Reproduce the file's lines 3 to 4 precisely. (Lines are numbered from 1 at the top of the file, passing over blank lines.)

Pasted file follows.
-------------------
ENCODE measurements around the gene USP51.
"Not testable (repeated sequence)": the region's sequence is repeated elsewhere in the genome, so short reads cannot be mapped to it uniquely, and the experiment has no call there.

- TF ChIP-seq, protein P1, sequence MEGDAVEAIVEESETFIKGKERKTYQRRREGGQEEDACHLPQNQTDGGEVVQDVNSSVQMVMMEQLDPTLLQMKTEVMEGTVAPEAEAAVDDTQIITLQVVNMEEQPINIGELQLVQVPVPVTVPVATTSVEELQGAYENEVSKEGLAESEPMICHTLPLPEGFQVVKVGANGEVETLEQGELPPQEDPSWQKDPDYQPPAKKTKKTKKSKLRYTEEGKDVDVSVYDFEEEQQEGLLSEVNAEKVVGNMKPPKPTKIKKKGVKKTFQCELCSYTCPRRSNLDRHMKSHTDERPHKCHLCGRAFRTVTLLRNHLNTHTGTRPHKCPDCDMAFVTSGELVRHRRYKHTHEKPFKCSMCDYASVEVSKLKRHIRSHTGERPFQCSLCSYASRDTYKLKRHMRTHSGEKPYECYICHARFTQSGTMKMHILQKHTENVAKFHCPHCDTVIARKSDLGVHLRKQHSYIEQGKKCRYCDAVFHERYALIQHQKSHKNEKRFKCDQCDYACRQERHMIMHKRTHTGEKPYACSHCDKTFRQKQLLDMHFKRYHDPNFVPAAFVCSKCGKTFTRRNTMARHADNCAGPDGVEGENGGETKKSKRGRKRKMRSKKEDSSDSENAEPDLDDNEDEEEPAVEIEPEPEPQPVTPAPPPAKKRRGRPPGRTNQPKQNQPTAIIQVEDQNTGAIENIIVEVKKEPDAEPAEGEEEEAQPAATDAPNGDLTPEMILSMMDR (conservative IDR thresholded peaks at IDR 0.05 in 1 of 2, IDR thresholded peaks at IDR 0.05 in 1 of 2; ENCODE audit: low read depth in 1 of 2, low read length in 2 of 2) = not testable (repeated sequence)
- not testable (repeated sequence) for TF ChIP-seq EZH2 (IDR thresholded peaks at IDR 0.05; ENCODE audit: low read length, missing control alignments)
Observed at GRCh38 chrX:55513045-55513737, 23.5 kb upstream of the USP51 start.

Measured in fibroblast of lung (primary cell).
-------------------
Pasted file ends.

- TF ChIP-seq, protein P1, sequence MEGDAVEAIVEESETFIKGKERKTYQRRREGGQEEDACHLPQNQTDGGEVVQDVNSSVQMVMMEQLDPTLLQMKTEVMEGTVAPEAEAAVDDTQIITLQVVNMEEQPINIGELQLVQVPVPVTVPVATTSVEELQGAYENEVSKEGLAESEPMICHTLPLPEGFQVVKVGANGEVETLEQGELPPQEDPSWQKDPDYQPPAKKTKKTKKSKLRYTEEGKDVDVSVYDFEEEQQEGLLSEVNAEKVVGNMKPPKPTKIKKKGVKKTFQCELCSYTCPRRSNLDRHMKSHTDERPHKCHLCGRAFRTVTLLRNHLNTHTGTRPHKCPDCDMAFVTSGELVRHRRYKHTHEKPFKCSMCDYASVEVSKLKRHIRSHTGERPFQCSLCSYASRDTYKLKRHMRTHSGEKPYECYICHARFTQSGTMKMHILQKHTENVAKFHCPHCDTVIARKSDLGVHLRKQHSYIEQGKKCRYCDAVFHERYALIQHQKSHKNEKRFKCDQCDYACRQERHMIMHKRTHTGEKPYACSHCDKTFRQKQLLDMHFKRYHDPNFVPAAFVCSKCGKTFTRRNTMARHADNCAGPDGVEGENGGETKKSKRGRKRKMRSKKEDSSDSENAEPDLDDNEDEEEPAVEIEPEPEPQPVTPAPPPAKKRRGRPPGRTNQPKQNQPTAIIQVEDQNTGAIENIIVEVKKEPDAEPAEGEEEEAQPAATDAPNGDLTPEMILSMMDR (conservative IDR thresholded peaks at IDR 0.05 in 1 of 2, IDR thresholded peaks at IDR 0.05 in 1 of 2; ENCODE audit: low read depth in 1 of 2, low read length in 2 of 2) = not testable (repeated sequence)
- not testable (repeated sequence) for TF ChIP-seq EZH2 (IDR thresholded peaks at IDR 0.05; ENCODE audit: low read length, missing control alignments)